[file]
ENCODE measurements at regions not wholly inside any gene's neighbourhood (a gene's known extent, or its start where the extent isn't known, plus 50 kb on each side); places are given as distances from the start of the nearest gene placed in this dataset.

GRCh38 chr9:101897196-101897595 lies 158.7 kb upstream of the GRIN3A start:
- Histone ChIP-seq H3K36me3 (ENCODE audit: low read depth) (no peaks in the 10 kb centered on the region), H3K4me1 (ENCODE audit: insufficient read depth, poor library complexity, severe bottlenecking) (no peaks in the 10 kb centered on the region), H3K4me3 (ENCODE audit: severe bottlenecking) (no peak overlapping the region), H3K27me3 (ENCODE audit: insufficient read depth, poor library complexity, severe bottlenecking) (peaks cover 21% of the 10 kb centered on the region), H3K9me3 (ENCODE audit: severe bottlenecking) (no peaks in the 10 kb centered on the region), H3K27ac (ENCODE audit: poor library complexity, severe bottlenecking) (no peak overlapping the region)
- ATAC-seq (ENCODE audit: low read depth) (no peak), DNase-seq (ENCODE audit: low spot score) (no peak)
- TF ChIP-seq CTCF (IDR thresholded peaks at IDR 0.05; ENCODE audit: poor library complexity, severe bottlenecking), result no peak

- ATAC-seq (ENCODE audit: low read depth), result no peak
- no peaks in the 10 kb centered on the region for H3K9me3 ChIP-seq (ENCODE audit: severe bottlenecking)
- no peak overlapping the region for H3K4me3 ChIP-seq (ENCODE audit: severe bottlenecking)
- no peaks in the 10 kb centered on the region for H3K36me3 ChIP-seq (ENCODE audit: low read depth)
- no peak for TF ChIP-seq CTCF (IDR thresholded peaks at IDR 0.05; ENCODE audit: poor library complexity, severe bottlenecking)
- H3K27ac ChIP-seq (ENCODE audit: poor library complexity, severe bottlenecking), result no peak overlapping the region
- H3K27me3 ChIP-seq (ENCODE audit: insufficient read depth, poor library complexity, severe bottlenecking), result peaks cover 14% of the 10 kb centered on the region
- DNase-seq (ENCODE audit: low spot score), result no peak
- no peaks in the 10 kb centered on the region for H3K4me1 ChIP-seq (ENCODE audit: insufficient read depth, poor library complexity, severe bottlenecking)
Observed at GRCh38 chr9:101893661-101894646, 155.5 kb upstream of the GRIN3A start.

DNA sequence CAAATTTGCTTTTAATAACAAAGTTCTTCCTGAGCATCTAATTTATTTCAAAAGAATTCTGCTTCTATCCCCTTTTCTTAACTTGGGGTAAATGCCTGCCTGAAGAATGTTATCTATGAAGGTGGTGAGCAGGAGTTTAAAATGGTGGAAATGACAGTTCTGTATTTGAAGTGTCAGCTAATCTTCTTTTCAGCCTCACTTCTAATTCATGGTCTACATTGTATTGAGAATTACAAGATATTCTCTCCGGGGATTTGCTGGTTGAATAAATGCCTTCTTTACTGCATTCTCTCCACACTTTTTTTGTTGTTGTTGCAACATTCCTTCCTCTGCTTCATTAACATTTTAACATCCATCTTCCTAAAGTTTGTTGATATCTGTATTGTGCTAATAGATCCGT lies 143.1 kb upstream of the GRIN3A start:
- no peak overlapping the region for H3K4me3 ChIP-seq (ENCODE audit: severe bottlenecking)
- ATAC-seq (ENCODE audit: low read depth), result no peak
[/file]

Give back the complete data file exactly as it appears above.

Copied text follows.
ENCODE measurements at regions not wholly inside any gene's neighbourhood (a gene's known extent, or its start where the extent isn't known, plus 50 kb on each side); places are given as distances from the start of the nearest gene placed in this dataset.

GRCh38 chr9:101897196-101897595 lies 158.7 kb upstream of the GRIN3A start:
- Histone ChIP-seq H3K36me3 (ENCODE audit: low read depth) (no peaks in the 10 kb centered on the region), H3K4me1 (ENCODE audit: insufficient read depth, poor library complexity, severe bottlenecking) (no peaks in the 10 kb centered on the region), H3K4me3 (ENCODE audit: severe bottlenecking) (no peak overlapping the region), H3K27me3 (ENCODE audit: insufficient read depth, poor library complexity, severe bottlenecking) (peaks cover 21% of the 10 kb centered on the region), H3K9me3 (ENCODE audit: severe bottlenecking) (no peaks in the 10 kb centered on the region), H3K27ac (ENCODE audit: poor library complexity, severe bottlenecking) (no peak overlapping the region)
- ATAC-seq (ENCODE audit: low read depth) (no peak), DNase-seq (ENCODE audit: low spot score) (no peak)
- TF ChIP-seq CTCF (IDR thresholded peaks at IDR 0.05; ENCODE audit: poor library complexity, severe bottlenecking), result no peak

- ATAC-seq (ENCODE audit: low read depth), result no peak
- no peaks in the 10 kb centered on the region for H3K9me3 ChIP-seq (ENCODE audit: severe bottlenecking)
- no peak overlapping the region for H3K4me3 ChIP-seq (ENCODE audit: severe bottlenecking)
- no peaks in the 10 kb centered on the region for H3K36me3 ChIP-seq (ENCODE audit: low read depth)
- no peak for TF ChIP-seq CTCF (IDR thresholded peaks at IDR 0.05; ENCODE audit: poor library complexity, severe bottlenecking)
- H3K27ac ChIP-seq (ENCODE audit: poor library complexity, severe bottlenecking), result no peak overlapping the region
- H3K27me3 ChIP-seq (ENCODE audit: insufficient read depth, poor library complexity, severe bottlenecking), result peaks cover 14% of the 10 kb centered on the region
- DNase-seq (ENCODE audit: low spot score), result no peak
- no peaks in the 10 kb centered on the region for H3K4me1 ChIP-seq (ENCODE audit: insufficient read depth, poor library complexity, severe bottlenecking)
Observed at GRCh38 chr9:101893661-101894646, 155.5 kb upstream of the GRIN3A start.

DNA sequence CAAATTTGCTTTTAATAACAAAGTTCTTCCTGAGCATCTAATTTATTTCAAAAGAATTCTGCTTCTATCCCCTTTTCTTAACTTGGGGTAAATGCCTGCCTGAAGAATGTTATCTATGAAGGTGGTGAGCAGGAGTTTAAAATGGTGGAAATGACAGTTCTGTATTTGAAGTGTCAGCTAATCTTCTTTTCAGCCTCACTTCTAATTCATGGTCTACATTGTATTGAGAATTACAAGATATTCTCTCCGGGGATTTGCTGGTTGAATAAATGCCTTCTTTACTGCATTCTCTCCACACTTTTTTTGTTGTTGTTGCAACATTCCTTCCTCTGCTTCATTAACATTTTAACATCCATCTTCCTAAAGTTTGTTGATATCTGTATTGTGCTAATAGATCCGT lies 143.1 kb upstream of the GRIN3A start:
- no peak overlapping the region for H3K4me3 ChIP-seq (ENCODE audit: severe bottlenecking)
- ATAC-seq (ENCODE audit: low read depth), result no peak